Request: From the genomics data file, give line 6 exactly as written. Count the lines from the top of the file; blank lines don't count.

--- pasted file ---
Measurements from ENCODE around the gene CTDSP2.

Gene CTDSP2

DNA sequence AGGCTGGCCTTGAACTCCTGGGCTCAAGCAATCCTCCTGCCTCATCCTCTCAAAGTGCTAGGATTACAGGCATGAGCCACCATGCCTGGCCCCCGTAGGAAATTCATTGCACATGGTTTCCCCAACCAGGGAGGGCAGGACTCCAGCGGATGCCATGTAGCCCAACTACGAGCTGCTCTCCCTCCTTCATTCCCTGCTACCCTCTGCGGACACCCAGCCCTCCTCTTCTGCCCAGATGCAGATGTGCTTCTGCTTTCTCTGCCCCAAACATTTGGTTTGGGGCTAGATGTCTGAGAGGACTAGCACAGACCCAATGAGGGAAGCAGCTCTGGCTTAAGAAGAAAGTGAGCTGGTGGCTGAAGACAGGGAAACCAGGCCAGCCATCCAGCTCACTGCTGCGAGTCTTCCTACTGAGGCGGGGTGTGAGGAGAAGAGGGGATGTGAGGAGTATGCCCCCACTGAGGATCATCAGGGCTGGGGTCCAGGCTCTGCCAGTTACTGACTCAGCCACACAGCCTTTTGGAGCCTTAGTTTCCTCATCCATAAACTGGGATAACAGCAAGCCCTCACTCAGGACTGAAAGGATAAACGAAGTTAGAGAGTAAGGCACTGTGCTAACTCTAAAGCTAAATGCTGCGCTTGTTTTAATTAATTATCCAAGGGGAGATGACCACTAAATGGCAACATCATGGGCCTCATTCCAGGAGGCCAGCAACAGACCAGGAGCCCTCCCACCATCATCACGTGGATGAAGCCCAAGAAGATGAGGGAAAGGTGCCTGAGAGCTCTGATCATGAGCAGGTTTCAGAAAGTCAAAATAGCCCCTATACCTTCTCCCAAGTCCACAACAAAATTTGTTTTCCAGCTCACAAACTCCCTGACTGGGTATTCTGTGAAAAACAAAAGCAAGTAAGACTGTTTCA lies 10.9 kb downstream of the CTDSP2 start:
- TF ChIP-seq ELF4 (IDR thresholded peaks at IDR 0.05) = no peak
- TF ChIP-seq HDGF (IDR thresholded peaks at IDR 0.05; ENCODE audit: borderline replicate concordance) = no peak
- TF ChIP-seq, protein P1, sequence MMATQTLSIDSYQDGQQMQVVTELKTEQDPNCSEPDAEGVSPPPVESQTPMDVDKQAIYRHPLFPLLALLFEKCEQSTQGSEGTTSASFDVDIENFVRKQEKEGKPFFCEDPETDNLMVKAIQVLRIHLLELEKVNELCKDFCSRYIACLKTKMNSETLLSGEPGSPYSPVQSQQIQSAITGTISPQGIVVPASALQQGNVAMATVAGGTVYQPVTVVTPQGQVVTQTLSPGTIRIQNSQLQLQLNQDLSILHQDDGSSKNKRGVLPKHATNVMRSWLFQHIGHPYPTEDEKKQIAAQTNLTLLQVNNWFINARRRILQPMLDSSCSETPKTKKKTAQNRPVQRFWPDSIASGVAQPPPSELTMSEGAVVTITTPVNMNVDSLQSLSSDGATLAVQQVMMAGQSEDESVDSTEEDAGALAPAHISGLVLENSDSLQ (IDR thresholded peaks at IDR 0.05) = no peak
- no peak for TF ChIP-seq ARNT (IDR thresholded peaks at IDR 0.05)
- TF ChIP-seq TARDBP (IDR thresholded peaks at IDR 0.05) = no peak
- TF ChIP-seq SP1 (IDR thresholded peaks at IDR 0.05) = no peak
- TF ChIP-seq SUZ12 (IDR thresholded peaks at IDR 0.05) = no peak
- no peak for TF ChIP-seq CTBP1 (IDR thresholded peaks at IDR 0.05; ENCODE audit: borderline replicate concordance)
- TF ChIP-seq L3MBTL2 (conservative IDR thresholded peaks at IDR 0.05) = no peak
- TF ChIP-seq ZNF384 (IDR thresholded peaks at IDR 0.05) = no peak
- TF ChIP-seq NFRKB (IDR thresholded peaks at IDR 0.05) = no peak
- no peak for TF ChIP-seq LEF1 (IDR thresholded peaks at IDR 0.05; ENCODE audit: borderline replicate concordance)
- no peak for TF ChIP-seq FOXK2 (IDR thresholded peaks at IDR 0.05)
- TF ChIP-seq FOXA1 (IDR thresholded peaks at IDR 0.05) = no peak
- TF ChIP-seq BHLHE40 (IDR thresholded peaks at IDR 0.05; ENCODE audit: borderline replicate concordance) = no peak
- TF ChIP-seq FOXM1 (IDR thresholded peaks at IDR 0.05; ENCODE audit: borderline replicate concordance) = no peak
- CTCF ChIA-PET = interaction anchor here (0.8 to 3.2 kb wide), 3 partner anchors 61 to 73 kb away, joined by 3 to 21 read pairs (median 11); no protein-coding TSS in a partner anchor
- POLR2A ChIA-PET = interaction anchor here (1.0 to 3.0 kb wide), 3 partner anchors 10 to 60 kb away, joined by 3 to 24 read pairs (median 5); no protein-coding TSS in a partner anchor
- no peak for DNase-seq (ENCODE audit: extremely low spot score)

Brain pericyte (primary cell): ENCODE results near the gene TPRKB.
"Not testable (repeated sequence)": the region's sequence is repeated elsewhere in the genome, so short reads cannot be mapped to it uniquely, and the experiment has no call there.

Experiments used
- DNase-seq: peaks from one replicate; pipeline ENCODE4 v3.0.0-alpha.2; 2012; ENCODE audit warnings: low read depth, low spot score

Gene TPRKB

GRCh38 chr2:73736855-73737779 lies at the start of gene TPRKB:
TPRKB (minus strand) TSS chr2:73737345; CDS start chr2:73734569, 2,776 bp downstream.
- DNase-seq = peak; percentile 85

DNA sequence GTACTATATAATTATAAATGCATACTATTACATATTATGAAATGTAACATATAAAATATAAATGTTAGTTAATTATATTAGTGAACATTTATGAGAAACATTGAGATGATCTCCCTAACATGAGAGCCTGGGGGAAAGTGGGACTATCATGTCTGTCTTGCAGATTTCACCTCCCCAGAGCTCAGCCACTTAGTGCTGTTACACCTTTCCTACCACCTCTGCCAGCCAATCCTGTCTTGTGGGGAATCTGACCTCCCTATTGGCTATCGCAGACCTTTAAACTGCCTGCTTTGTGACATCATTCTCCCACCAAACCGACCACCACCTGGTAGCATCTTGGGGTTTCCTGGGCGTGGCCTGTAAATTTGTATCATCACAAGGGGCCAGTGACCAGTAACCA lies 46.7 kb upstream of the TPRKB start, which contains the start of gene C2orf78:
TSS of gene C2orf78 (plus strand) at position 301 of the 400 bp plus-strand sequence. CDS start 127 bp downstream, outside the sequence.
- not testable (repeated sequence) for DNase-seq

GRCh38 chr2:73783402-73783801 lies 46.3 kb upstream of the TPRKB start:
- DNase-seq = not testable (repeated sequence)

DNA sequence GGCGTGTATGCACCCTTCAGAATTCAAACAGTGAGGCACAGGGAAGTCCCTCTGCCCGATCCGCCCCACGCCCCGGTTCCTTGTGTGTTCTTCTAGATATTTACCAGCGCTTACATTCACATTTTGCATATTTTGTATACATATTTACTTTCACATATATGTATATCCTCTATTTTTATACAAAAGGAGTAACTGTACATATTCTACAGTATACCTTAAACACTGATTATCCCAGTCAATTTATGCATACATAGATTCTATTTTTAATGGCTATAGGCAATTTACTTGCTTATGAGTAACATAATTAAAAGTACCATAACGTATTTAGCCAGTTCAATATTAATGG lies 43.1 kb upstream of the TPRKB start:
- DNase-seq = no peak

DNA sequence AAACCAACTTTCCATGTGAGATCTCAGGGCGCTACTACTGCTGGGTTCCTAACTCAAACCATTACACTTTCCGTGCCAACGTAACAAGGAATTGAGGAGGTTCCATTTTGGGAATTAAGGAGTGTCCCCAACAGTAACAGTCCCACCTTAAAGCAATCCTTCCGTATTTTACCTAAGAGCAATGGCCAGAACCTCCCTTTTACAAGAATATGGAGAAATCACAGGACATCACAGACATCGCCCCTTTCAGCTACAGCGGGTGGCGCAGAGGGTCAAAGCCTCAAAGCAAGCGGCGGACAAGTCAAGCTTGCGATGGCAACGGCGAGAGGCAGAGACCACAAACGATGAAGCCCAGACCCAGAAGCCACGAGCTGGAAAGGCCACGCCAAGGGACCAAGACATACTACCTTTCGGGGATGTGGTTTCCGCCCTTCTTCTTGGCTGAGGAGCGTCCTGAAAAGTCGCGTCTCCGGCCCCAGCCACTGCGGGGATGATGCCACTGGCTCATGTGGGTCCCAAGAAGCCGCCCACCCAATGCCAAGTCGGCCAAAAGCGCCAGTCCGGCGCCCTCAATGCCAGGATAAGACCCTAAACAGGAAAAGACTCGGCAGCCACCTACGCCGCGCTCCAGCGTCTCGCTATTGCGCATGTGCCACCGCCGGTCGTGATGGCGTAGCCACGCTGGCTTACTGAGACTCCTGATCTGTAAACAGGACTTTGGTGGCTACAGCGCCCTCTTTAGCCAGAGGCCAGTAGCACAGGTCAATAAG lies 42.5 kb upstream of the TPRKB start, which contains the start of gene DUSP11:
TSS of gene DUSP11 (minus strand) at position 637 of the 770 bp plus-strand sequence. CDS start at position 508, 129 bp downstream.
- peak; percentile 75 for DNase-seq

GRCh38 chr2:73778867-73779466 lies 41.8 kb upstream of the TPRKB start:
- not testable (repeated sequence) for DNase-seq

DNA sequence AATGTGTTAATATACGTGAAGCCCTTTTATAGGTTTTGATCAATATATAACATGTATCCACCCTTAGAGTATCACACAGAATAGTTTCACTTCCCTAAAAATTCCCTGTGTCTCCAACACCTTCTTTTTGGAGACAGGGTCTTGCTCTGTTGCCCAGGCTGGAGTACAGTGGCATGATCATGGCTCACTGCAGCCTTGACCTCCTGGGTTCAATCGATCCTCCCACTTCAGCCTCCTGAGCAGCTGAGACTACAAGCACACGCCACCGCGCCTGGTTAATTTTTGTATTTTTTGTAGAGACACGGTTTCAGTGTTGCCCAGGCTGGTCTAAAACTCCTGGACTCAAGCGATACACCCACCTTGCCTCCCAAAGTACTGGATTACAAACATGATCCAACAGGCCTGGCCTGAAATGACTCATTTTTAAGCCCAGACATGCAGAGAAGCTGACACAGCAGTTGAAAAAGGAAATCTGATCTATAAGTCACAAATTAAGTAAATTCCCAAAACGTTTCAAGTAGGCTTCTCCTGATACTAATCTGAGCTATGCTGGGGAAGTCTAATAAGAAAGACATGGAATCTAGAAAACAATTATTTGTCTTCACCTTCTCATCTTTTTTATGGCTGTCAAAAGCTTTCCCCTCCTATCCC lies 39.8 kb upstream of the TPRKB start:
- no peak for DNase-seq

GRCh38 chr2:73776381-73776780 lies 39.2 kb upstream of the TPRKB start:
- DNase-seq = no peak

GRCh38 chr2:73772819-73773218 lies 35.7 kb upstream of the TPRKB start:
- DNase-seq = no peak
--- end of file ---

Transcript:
- TF ChIP-seq, protein P1, sequence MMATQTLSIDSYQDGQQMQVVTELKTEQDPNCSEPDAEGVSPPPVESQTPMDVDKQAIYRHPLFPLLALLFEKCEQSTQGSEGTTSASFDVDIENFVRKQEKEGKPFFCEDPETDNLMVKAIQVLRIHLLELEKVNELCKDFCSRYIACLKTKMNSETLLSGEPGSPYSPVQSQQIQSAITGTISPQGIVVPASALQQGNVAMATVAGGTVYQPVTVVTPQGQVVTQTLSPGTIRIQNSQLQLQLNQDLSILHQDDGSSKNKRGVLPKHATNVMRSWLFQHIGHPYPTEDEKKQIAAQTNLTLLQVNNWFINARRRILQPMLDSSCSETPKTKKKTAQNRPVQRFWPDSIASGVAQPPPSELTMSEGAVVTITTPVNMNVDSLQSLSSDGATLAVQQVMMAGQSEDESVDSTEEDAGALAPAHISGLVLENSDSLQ (IDR thresholded peaks at IDR 0.05) = no peak